|Scotch Ham||Once made in Scotland, this term now refers to uncooked, boneless, mildly cured hams sold in casings.|
|Smithfield Ham||A variety of country-cured ham made in Smithfield, Virginia, USA. It is coated with salt, sodium nitrate, and sugar, refrigerated for five days, salted again, refrigerated again for one day per pound of meat, washed, refrigerated for another two weeks, smoked for ten days, and then aged six to twelve months. In order to be labeled a Smithfield, the ham must be cured in the described manner within the city of Smithfield, VA. The meat is deep red in color, dry, with a pungent flavor. Considered a gourmet's choice, they are rather expensive and need to be cooked long and slow before eating.|
|Sweet-Pickle Curing||The meat is covered in a seasoned sweet brine, sometimes referred to as sugar-cured where brown sugar or molasses is added to the cure mix.|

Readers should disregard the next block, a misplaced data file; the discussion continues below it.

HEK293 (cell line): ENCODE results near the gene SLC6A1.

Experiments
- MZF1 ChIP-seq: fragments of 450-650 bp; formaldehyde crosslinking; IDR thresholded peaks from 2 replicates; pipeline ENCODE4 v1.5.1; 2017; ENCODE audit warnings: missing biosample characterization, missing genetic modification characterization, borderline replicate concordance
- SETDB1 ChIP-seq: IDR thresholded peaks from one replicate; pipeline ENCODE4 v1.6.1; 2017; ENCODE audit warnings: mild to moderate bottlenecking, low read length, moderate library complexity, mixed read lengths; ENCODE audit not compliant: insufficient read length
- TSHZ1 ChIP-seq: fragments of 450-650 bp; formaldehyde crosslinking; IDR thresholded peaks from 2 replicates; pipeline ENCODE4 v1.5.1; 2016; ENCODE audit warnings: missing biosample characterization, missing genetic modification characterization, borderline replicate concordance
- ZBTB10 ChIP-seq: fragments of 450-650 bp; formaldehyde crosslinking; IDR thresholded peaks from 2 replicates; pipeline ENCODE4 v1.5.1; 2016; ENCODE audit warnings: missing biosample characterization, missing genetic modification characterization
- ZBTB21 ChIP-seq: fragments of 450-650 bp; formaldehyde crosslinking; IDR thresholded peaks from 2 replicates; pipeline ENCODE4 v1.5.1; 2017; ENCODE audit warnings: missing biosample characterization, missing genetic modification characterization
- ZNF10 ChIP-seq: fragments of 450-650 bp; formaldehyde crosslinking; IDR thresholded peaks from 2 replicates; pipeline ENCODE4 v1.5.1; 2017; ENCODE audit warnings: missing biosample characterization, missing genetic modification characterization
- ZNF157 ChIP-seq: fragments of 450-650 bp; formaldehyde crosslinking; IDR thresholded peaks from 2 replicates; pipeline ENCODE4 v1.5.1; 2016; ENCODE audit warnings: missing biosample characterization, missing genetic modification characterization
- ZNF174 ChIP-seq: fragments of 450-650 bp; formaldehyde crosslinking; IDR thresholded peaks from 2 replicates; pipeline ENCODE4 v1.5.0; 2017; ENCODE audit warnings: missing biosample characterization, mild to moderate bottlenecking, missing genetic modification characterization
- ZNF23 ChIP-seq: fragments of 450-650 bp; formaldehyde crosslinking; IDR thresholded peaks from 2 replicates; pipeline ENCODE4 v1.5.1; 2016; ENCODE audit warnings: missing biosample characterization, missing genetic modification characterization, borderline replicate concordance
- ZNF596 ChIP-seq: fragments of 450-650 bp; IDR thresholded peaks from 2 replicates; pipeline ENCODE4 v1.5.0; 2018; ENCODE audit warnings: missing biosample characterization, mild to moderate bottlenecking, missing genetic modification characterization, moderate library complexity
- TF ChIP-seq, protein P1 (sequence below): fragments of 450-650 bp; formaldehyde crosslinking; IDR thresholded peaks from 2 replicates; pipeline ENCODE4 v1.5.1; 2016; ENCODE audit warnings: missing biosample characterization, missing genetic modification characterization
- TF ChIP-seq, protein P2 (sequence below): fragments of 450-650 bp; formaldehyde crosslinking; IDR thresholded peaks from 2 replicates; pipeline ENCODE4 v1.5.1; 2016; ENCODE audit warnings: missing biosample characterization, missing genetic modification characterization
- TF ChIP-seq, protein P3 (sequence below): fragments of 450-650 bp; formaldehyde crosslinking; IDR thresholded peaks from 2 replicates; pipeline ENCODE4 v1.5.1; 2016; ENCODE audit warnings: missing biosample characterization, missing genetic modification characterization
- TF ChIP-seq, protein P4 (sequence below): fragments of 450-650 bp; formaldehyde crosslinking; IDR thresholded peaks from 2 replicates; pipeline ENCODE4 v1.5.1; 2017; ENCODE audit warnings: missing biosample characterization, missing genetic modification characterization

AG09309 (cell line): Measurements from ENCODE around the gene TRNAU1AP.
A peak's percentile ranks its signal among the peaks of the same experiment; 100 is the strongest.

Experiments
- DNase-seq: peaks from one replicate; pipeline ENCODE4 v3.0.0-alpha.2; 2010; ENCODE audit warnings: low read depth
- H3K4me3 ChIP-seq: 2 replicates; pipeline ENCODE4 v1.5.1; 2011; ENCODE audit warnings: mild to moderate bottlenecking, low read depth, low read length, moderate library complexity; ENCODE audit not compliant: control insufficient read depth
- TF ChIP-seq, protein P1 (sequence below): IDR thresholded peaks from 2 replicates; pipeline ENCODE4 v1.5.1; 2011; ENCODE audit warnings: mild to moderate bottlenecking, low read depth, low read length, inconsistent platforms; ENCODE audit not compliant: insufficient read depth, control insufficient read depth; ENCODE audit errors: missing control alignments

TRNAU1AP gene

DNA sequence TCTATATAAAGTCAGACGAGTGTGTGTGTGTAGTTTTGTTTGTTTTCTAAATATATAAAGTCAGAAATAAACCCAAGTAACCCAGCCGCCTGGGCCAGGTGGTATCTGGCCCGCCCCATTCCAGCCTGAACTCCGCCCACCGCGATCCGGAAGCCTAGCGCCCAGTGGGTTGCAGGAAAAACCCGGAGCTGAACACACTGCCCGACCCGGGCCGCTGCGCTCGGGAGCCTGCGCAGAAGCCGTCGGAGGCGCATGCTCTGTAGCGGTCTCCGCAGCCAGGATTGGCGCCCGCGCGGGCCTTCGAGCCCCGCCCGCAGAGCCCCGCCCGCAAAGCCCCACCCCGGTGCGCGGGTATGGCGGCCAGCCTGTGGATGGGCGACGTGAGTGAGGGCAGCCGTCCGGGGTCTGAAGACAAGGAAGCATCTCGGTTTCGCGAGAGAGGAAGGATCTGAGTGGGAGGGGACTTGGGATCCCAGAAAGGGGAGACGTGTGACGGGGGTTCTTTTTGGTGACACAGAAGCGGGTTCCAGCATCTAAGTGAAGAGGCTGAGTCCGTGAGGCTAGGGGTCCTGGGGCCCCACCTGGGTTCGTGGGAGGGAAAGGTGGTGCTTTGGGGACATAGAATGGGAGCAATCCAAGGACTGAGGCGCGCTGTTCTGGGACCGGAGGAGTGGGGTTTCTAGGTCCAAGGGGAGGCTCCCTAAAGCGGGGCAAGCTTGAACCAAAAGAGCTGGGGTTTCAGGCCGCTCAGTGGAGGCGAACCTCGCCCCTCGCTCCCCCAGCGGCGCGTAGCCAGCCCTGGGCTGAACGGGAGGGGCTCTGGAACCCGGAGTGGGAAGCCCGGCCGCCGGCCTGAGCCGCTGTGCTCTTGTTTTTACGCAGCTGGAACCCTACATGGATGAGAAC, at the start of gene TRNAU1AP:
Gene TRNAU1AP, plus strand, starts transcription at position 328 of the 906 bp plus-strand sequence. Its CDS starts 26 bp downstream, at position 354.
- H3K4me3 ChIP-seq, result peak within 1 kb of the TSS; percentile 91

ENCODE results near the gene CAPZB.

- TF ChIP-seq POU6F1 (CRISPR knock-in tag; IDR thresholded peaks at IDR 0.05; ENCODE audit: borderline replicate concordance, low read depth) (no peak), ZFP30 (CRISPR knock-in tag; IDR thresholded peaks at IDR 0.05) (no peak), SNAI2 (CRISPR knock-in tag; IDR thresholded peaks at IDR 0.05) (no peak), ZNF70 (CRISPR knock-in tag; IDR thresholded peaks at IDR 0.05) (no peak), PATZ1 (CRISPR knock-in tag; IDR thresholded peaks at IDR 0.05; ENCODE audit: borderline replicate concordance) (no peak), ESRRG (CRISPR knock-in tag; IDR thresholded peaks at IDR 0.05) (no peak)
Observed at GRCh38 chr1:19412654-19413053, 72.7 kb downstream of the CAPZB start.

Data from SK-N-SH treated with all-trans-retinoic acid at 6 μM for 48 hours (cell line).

|Urban-Style||This is the style used by commercial manufacturers to produce mass quantities, usually using an injection-curing method. Also known as city hams. The meat is less expensive because the processing is shorter and less complicated. The end result is invariably much blander in taste than country-style.|
|Westphalian Ham||Made from pigs fed with acorns in the Westphalia forest of Germany. It is cured and then slowly smoked over a mixture of beechwood and juniper woods, resulting in a very dark brown, dense ham with a light smoky flavor. It is considered one of the best and as such is pricey. Black Forest ham is similar.|
|York Ham||From England, this mild-flavored ham has delicate pink meat and must be cooked like country-cured ham before eating. It is traditionally served with Madeira Sauce.|